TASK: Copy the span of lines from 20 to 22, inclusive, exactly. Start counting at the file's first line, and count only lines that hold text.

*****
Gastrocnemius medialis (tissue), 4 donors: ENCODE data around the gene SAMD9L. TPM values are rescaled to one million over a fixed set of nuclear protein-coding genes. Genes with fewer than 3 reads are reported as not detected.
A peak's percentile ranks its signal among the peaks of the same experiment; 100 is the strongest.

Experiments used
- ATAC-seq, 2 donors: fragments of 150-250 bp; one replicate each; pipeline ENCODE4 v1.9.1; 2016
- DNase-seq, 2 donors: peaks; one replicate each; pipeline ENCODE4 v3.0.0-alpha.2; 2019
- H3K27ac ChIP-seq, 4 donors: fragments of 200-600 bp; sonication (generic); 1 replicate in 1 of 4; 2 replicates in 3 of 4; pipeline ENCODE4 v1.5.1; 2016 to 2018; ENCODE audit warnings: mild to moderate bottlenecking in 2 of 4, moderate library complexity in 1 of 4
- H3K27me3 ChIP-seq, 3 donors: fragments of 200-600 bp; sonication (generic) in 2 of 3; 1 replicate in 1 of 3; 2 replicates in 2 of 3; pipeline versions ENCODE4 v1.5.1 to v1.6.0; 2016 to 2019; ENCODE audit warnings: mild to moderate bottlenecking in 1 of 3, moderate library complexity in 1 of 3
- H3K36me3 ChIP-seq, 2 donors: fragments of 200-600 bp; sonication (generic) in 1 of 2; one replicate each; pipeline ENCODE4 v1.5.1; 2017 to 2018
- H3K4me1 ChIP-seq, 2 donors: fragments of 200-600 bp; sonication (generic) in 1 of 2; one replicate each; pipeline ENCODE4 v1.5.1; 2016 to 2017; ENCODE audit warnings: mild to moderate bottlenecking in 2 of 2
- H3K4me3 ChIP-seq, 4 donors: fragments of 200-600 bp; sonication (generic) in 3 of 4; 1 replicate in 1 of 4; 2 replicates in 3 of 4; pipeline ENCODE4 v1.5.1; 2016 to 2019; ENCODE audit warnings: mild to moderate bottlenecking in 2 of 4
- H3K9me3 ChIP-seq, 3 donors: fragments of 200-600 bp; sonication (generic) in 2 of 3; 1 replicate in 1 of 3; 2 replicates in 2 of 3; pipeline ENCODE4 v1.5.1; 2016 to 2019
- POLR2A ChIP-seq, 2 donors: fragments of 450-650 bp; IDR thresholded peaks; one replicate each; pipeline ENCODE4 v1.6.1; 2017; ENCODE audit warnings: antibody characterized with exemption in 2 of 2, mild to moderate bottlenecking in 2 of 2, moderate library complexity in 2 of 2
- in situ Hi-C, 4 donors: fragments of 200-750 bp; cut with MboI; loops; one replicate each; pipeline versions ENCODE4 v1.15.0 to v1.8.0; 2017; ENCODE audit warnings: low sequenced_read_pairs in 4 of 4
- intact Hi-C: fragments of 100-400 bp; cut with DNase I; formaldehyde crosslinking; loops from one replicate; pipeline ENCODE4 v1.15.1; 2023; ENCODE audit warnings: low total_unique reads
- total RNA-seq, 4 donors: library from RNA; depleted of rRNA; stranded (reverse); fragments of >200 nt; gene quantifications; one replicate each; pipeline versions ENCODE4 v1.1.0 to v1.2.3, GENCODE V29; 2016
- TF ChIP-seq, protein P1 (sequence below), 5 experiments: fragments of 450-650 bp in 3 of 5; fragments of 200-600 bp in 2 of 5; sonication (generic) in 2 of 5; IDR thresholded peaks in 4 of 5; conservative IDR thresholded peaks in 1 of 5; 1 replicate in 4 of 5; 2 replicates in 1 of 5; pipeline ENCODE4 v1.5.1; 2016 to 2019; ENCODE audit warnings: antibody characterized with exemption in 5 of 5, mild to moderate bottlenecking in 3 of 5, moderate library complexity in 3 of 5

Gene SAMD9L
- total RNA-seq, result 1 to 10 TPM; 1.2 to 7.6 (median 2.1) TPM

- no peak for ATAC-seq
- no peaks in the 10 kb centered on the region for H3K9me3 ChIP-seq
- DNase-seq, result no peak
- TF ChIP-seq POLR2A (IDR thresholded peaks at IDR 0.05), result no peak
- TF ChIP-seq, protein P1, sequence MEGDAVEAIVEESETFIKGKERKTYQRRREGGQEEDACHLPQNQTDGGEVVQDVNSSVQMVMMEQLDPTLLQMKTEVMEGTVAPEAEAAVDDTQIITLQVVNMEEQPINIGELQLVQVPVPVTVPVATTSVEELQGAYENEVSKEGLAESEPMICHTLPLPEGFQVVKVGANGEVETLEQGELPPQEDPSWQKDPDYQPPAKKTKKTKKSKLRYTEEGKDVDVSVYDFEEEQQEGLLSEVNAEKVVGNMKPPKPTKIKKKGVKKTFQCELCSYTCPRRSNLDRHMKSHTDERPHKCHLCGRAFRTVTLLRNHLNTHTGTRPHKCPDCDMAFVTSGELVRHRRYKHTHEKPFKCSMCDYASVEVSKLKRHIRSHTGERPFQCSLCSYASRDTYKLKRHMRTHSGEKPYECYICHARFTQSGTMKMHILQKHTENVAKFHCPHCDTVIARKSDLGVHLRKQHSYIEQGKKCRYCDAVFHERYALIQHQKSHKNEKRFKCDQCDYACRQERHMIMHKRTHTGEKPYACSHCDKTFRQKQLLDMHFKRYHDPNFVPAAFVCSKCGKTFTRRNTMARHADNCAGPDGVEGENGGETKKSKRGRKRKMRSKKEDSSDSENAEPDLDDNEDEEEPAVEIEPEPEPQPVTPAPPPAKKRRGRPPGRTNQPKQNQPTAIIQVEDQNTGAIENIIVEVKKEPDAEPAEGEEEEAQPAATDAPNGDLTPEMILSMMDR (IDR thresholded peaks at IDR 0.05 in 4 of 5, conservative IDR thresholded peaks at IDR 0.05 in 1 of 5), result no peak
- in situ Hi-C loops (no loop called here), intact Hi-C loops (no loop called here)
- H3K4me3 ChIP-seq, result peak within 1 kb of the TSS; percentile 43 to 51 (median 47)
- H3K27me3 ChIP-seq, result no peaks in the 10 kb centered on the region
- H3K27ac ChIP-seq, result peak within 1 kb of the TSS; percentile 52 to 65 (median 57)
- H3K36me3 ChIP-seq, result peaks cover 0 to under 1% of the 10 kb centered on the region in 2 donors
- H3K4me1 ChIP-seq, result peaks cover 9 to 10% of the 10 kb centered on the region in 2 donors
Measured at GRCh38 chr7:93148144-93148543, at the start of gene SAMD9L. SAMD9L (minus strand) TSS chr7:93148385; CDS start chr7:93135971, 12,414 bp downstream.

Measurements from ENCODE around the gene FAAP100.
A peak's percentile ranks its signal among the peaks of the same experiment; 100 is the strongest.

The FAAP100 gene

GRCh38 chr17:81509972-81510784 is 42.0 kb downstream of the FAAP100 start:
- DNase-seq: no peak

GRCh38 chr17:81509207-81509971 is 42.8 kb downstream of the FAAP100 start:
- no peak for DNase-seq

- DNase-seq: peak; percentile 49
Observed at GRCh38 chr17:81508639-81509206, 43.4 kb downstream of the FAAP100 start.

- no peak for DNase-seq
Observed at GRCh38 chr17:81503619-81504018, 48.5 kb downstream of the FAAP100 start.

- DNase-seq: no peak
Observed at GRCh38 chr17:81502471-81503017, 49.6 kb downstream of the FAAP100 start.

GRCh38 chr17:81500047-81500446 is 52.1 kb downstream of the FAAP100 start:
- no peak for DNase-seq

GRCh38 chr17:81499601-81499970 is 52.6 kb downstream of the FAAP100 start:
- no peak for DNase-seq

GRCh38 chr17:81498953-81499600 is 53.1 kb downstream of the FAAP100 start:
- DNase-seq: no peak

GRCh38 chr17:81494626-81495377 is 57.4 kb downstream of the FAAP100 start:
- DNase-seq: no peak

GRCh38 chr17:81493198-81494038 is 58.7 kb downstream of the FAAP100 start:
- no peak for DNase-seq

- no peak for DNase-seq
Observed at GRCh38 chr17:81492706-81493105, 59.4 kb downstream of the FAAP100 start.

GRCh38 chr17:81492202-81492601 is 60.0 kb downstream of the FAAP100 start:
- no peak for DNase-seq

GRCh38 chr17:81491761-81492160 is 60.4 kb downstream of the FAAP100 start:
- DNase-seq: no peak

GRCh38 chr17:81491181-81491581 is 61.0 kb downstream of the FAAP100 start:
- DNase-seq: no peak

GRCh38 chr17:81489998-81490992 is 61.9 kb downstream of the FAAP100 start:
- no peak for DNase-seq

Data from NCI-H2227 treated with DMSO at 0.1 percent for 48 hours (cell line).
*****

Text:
- no peaks in the 10 kb centered on the region for H3K9me3 ChIP-seq
- DNase-seq, result no peak
- TF ChIP-seq POLR2A (IDR thresholded peaks at IDR 0.05), result no peak